Colorado politicians appear happy with the additional tax revenue, believing the new industry could rake in $600 million this year — meaning $67 million in tax revenue, of which the first $20 million has been earmarked for schools.
American Green’s Tranzbyte Corp. of Colorado recently introduced the “ZaZZZ machine,” the world’s first pot vending machine. While not yet in operation, the machines will offer pot-laced goodies, such as Blue Kudu Chocolate bars to satisfy the munchies. Strict government regulations will monitor the placements of the machines and who is allowed to use them.
And Bob Eschino, co-founder of Medically Correct in Denver, is selling 40,000 chocolate marijuana bars a month, and doesn’t have enough of the pot ingredients to meet the demand. “I’ve never seen anything like this and I’ve owned a business for the last 15 years,” said Eschino.
In Canada, some observers see a shift in accepting pot as a recreation drug.
PharmaCan Capital’s CEO Paul Rosen says attitudes towards marijuana are shifting in Canada and around the world — in the industry’s favour. Rosen’s company has invested in three medical marijuana outfits in B.C., Ontario and Quebec, and has raised more than $10 million in the last 12 months.
“There’s a lot of cultural momentum — globally and within Canada — leading to a general, more accepting liberal understanding of what marijuana really is,” Rosen told CBC.
Closer to home, the new medical marijuana rules aren’t being given the red-carpet treatment by various area municipalities in addressing building permit applications for a legal pot operation.
In an April 2 column, the Advocate’s Mary-Ann Barr appropriately points out that area officials “are already scrambling to consider whether they should allow these controversial legal grow-ops … or whether they can prevent them from establishing once they have a Health Canada licence to produce.”
Among the concerns, Barr points out, is that residents feel medicinal pot producers will attract the criminal element.
But some of those concerned are missing the point. Existing illegal grow-ops — and there are plenty among us — are being run by the criminal element. Illegal grow-op busts by the RCMP in Central Alberta are common. Weapons seized from the premises are frightening.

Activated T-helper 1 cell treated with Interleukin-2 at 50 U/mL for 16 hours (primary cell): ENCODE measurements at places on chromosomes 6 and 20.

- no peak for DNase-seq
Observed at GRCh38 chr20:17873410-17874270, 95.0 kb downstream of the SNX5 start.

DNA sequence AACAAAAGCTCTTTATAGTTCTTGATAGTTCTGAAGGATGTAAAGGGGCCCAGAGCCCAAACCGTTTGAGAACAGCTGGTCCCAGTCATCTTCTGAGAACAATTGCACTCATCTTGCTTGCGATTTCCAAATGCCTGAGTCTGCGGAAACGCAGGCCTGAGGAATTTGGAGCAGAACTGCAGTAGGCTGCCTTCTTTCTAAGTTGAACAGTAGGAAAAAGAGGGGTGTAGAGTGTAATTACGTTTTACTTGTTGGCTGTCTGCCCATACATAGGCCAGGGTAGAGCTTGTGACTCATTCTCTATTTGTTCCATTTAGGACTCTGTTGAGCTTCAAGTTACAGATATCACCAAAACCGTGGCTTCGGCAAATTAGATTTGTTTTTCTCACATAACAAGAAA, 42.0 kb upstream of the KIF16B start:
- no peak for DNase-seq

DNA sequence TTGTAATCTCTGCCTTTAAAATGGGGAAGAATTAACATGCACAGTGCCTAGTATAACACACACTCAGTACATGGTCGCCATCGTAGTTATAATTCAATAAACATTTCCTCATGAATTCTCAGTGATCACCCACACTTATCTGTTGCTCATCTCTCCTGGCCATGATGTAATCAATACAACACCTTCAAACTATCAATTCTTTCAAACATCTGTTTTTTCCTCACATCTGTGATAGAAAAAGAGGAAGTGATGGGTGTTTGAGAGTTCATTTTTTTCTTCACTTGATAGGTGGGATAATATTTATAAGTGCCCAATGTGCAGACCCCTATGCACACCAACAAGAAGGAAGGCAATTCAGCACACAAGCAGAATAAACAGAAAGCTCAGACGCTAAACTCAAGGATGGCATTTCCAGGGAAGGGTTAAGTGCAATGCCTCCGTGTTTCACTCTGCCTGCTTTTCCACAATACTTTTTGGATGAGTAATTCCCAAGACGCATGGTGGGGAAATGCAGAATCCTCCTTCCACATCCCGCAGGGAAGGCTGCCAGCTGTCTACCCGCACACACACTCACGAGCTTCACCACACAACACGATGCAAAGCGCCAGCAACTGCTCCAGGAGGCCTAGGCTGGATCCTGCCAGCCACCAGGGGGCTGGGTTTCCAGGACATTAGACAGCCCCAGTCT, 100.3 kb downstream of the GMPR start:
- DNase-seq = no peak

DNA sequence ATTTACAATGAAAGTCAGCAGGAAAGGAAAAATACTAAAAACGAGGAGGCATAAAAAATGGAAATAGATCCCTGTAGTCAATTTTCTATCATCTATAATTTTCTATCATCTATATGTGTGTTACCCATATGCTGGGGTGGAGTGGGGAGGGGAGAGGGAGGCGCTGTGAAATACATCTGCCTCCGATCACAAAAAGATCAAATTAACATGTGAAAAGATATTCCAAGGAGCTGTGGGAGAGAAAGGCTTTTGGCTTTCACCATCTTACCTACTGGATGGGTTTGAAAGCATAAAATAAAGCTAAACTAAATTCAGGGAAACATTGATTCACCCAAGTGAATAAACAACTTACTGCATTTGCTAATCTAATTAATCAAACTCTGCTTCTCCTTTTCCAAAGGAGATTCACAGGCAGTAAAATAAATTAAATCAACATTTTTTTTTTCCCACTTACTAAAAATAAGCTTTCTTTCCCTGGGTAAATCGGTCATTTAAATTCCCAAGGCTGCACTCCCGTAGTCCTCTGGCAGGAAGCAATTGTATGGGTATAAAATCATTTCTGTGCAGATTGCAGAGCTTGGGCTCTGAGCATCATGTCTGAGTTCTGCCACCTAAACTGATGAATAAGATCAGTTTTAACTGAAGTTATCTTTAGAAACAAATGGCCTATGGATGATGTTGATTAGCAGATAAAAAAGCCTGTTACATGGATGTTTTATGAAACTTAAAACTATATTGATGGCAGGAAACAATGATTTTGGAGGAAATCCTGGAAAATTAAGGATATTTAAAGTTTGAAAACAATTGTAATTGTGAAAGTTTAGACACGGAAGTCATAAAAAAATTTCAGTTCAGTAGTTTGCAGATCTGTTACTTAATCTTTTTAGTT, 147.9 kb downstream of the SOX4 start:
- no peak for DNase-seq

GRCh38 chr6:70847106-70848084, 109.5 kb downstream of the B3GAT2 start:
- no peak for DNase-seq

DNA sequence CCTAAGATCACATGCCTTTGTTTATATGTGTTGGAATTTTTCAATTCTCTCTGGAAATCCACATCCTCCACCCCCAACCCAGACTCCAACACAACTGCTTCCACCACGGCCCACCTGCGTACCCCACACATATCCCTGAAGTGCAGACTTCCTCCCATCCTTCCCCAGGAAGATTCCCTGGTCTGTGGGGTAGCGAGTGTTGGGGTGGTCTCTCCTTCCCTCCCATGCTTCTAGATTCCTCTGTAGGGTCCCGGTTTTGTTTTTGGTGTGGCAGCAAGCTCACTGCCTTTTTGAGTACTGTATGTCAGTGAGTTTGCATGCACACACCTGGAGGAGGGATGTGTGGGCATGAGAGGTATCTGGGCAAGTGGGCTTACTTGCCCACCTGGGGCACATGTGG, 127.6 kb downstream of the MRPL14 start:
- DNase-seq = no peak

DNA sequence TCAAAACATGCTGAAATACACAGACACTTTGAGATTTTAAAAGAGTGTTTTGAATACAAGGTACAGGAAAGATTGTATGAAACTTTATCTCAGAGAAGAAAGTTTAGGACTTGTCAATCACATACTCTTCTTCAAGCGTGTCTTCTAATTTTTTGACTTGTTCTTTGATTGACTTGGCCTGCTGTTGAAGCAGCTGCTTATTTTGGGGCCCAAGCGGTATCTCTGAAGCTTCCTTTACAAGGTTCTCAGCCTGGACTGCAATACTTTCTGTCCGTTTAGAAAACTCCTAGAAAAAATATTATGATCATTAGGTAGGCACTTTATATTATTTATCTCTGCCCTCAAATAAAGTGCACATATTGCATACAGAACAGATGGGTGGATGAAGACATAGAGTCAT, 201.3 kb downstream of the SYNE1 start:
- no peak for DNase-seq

These clandestine operations are not being taxed, there is no quality control of the product, there’s no screening for criminal records for those in charge, and there is no control on who is allowed to purchase the black-market product.
A controlled, legal growing situation would not attract the criminal element — no more than allowing a craft brewery to set up in a community.
Area municipalities must tune into modern times. If officials reject such building proposals when endorsed by Health Canada, those counties could be subject to a lengthy and expensive court battle that will ultimately rule against their decisions.
Elsewhere in Canada, municipalities that have fallen on tough times welcome the legal pot industry. CBC reports that in Lakeshore, Ont., a town of about 40,000, has actively sought a medical pot producer. Hit hard by the ailing auto industry, the community welcomed a $12-million proposal by a U.S. company to build a legal pot-growing facility close to the town’s Ontario Provincial Police station. Mayor Tom Bain cited increased tax revenues and jobs.
Almost half a century after the drug revolution began in earnest, change really does seem to be all around us.
Rick Zemanek is a former Advocate editor.